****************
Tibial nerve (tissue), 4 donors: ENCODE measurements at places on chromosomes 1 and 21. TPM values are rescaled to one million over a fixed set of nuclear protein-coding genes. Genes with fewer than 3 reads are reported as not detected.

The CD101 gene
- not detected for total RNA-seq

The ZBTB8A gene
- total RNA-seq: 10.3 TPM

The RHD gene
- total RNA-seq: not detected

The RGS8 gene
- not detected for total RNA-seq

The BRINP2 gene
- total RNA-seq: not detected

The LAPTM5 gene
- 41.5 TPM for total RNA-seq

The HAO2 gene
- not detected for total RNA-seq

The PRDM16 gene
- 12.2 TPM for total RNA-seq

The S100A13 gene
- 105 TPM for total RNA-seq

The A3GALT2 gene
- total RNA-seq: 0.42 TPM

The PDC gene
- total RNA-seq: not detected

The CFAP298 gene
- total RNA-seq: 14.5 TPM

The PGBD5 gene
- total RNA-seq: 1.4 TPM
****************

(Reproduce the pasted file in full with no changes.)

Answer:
Tibial nerve (tissue), 4 donors: ENCODE measurements at places on chromosomes 1 and 21. TPM values are rescaled to one million over a fixed set of nuclear protein-coding genes. Genes with fewer than 3 reads are reported as not detected.

The CD101 gene
- not detected for total RNA-seq

The ZBTB8A gene
- total RNA-seq: 10.3 TPM

The RHD gene
- total RNA-seq: not detected

The RGS8 gene
- not detected for total RNA-seq

The BRINP2 gene
- total RNA-seq: not detected

The LAPTM5 gene
- 41.5 TPM for total RNA-seq

The HAO2 gene
- not detected for total RNA-seq

The PRDM16 gene
- 12.2 TPM for total RNA-seq

The S100A13 gene
- 105 TPM for total RNA-seq

The A3GALT2 gene
- total RNA-seq: 0.42 TPM

The PDC gene
- total RNA-seq: not detected

The CFAP298 gene
- total RNA-seq: 14.5 TPM

The PGBD5 gene
- total RNA-seq: 1.4 TPM